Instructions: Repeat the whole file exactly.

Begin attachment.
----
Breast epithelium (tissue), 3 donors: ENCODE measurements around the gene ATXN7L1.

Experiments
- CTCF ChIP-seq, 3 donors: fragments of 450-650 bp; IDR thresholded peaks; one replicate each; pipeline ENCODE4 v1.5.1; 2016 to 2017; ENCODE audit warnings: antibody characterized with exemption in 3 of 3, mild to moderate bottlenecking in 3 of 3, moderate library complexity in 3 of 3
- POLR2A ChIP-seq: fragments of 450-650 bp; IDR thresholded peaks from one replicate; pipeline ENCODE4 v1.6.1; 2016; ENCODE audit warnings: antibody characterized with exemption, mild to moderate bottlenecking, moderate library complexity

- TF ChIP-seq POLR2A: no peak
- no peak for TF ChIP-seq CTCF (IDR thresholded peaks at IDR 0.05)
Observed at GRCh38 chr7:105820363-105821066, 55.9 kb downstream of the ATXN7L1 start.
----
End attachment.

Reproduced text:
Breast epithelium (tissue), 3 donors: ENCODE measurements around the gene ATXN7L1.

Experiments
- CTCF ChIP-seq, 3 donors: fragments of 450-650 bp; IDR thresholded peaks; one replicate each; pipeline ENCODE4 v1.5.1; 2016 to 2017; ENCODE audit warnings: antibody characterized with exemption in 3 of 3, mild to moderate bottlenecking in 3 of 3, moderate library complexity in 3 of 3
- POLR2A ChIP-seq: fragments of 450-650 bp; IDR thresholded peaks from one replicate; pipeline ENCODE4 v1.6.1; 2016; ENCODE audit warnings: antibody characterized with exemption, mild to moderate bottlenecking, moderate library complexity

- TF ChIP-seq POLR2A: no peak
- no peak for TF ChIP-seq CTCF (IDR thresholded peaks at IDR 0.05)
Observed at GRCh38 chr7:105820363-105821066, 55.9 kb downstream of the ATXN7L1 start.